Understanding Layers for Graphical Applications

SPx Radar Scan Conversion

Graphical applications that display complex, multi-themed information will organise their display data into logical planes or layers. A simple approach to this is to draw the lowest layer first and the highest priority layer last, so ensuring that the overlay data correctly appears on top of the underlay. Although X Windows and Microsoft Windows will provide the low-level primitives to draw the graphical data, there are many third-party toolkits (for example ILOG Views and LuciadLightspeed) available that simplify the rendering of complex data sets. Many of these provide high-level modelling capabilities that seek to remove the complexities of the pixel drawing from the programmer, allowing them to concentrate on higher-level manipulation of real-world, geo-refererenced, objects.

In some situations, the construction of a visible display by drawing each layer in sequence presents difficulties. Consider the situation where the display must be redrawn frequently to reflect the update of target information. Redrawing a complex display can become time-consuming, even with modern day processors and graphics cards. This is often the case for naval charts, which may be characterised by tens of thousands of polygons. A sensible approach to this problem is to retain the logical layers that are not changing in a separate buffer area, and then recompose the picture in stages. This works because the time to redraw a complex scene is significantly more than the time to copy an already rendered scene from one bitmap to another.

Another approach to constructing multi-layered displays is to use bit planes. This works if the frame store contents are converted into colours through a look-up table - often called pseudo-colour. In this technique separate logical layers can be written into different bitplanes of the frame store using a write-mask to restrict the updating to a specific plane. There are two problems with this approach. First of all, although the write mask restricts the update of pixel data to just one layer it is nevertheless implemented as a read-modify-write of data in the frame store. In other words, data must be read, and then one bit position changed using a mask and finally the new value written back. As a consequence it is slow. (As an aside, there have been display controllers that implement the write mask in hardware, so this issue is eliminated. However, these are increasingly uncommon and proprietary). The second issue with the bitplane updating is that it relies on a pseudo-colour display that maps pixel values to colours through a look-up table. In practice, it is far more likely that a modern display application will want to use 24 or 32 bits of true colour per pixel.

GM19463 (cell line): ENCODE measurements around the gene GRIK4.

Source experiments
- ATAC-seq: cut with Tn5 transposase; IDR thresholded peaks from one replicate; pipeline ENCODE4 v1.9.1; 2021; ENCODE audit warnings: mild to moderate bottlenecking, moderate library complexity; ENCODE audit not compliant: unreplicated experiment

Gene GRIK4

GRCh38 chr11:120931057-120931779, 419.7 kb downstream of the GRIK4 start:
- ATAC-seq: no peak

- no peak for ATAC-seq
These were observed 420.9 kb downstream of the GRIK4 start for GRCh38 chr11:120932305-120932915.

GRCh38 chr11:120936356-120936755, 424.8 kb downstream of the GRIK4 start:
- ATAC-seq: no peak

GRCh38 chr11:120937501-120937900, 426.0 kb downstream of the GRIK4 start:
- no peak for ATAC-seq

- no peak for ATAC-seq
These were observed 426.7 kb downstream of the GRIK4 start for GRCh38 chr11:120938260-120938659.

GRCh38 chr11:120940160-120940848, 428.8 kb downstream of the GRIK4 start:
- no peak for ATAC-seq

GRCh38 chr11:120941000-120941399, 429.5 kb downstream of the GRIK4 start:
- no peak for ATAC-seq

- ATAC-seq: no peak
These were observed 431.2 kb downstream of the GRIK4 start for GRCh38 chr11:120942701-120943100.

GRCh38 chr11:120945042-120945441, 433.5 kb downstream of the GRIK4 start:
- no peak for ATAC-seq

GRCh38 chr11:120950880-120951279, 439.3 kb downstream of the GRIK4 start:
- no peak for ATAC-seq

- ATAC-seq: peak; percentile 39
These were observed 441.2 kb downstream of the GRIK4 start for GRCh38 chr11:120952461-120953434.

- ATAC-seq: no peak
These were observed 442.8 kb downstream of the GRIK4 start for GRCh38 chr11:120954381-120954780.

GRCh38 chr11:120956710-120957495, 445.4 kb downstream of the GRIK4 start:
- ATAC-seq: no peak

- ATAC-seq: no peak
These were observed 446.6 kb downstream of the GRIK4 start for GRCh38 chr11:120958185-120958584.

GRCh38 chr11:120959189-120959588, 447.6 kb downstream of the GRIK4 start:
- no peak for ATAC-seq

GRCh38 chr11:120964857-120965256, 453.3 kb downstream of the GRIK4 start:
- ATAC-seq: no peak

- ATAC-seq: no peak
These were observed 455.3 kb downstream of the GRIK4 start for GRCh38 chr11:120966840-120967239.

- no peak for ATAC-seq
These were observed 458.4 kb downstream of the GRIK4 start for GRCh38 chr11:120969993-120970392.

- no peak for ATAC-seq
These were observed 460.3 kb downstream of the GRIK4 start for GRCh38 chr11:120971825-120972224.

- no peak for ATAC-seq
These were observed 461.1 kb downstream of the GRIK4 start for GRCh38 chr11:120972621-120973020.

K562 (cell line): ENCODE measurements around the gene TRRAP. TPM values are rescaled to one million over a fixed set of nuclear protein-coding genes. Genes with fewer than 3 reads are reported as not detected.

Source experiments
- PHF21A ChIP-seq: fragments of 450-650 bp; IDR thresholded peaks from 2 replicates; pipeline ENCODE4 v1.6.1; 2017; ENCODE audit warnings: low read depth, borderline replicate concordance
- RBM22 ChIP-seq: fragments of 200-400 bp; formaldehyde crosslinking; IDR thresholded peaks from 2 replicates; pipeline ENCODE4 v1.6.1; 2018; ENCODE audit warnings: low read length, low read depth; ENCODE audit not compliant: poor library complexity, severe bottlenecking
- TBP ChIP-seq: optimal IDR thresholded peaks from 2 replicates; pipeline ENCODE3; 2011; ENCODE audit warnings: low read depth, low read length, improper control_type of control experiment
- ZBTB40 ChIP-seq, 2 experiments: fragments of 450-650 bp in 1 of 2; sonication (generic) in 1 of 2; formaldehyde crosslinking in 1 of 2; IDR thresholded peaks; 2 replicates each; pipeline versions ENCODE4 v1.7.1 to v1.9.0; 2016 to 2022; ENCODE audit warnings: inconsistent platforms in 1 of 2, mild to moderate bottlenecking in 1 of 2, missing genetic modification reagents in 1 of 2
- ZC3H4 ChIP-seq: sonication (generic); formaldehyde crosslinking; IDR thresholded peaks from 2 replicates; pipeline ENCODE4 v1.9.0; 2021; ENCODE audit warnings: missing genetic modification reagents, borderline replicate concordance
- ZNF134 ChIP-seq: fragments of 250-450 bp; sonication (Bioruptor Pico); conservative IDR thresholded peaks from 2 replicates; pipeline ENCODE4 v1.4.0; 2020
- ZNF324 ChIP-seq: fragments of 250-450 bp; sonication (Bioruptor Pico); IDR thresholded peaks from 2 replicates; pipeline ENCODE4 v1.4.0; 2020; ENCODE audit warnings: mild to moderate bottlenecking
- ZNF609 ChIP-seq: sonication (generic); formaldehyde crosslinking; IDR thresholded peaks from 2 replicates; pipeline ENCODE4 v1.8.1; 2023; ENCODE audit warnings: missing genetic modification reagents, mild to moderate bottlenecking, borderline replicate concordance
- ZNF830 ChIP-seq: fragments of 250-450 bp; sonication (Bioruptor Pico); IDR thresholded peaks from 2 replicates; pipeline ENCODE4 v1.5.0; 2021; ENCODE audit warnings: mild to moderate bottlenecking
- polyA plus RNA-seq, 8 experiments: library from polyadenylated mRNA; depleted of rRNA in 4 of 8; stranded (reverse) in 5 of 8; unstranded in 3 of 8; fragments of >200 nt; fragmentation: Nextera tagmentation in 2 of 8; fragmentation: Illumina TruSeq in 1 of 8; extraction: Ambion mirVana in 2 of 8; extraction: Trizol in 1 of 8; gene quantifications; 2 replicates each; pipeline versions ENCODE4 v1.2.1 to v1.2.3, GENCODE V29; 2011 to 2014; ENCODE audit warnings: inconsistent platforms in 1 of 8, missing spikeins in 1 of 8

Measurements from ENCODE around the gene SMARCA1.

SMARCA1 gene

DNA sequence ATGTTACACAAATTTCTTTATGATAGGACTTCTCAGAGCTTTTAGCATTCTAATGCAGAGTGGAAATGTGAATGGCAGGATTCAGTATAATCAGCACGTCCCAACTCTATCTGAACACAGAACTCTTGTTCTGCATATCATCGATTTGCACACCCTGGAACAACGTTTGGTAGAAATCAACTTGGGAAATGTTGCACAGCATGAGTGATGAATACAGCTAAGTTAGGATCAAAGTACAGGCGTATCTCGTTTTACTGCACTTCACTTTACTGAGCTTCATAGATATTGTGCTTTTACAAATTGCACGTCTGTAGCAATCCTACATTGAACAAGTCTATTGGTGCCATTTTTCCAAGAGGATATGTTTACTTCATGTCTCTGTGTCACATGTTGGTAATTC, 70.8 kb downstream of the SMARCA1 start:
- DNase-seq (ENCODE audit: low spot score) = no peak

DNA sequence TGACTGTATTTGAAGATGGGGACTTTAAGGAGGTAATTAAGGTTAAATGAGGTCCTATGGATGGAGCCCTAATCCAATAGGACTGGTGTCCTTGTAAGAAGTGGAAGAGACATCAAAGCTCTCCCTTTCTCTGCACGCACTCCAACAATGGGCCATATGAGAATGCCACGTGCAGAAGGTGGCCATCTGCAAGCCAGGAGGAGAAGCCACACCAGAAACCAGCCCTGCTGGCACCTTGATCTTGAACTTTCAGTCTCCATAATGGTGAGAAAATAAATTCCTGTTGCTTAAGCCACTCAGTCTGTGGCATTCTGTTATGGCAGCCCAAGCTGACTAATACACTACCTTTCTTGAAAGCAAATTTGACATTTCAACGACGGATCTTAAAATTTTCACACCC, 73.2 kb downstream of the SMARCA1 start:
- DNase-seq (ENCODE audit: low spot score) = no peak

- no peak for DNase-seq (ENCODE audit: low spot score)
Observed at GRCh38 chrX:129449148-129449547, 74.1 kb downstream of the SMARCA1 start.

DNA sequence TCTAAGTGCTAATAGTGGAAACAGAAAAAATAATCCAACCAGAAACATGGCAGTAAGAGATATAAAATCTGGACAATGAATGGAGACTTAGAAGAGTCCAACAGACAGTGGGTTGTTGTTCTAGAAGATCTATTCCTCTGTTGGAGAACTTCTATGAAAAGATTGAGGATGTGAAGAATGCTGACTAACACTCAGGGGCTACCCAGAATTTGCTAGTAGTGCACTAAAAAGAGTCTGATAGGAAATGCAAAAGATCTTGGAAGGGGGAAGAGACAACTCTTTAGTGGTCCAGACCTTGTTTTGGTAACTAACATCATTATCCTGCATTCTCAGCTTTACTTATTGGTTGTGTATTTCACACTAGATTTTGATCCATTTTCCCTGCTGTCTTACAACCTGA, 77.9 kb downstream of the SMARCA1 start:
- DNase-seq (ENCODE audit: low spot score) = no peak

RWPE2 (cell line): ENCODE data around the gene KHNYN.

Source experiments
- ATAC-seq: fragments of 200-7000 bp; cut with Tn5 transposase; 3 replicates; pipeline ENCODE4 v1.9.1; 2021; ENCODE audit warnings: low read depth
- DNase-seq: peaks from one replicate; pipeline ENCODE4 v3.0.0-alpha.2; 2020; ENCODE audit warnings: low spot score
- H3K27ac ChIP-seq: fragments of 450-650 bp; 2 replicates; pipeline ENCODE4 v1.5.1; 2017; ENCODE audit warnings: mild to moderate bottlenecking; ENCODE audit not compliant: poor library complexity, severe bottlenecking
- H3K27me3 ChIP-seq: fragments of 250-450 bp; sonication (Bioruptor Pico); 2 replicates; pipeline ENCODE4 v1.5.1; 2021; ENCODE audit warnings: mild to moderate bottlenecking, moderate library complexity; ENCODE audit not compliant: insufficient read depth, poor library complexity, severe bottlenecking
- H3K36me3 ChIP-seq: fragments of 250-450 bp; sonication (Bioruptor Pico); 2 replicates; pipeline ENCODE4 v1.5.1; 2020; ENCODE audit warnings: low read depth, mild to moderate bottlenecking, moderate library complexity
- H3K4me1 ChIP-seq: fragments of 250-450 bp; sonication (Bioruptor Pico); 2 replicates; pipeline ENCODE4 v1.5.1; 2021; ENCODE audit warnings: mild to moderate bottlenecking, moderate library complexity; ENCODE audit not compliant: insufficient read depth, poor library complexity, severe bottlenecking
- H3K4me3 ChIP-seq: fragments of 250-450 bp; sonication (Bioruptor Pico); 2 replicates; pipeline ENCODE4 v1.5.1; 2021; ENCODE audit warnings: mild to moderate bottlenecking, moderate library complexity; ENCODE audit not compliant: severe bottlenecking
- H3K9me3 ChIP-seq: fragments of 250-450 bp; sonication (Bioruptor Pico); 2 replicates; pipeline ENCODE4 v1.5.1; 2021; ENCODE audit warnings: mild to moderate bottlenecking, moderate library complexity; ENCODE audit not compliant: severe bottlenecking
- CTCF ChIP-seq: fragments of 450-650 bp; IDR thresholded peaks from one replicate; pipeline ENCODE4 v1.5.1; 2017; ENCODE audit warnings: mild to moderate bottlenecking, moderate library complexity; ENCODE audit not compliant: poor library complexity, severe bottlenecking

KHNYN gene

A hardware solution to the display of multiple layers of data is to use a display architecture that directly supports multiple layers. In this situation one layer can be updated without affecting the others. One implementation of this might support an overlay and underlay layer, allowing complex, slowly changing layers to be drawn in the underlay independently of more simple but faster changing graphical layers in the overlay.

Displaying Radar Video

Displaying Radar Video

A further complication to the layering problem occurs with the need to display radar video. To be displayed correctly, radar video must be semi-transparently mixed with the underlay layer, so allowing the radar video to fade away to the colour of the underlying map. The overlays can then be presented on top of both the radar and the underlay. Presenting radar video in this way presents a number of challenges. Simple solutions, such as displaying the radar as an opaque layer, do not produce the quality of display that is demanded for most applications.

Once again, special-purpose display architectures provide a solution to this problem. By incorporating built-in support for the insertion of radar video as a layer in the display mixing process, the radar video can be combined with the underlay and then graphics may be overlaid.

The SPx Approach to Multi-layer Windowing

SPx solves the challenging display problems in the presentation of radar video with complex multi-layer graphics, providing a software solution that works with industry-standard, display hardware. A feature of the SPx solution is that the application software is minimally affected by the introduction of radar video onto the display. This means that where third-party toolkits are being used, these can continue to provide the graphics, with radar video inserted intelligently as an intermediate layer.

SPx implements its layering using the standard window objects of the native graphics system (Microsoft Windows or X11).

For example, under Linux, an application can draw graphics as underlay or overlay simply by selecting an appropriate alpha value for the RGB colour. When the radar layer is then added, the alpha value is used to control the interpretation of the pixel as either overlay to radar (such that the appearance of the pixel is the RGB of the graphic) or as an underlay (such that the appearance of the pixel is a blended combination of the RGB graphic colour and the radar colour).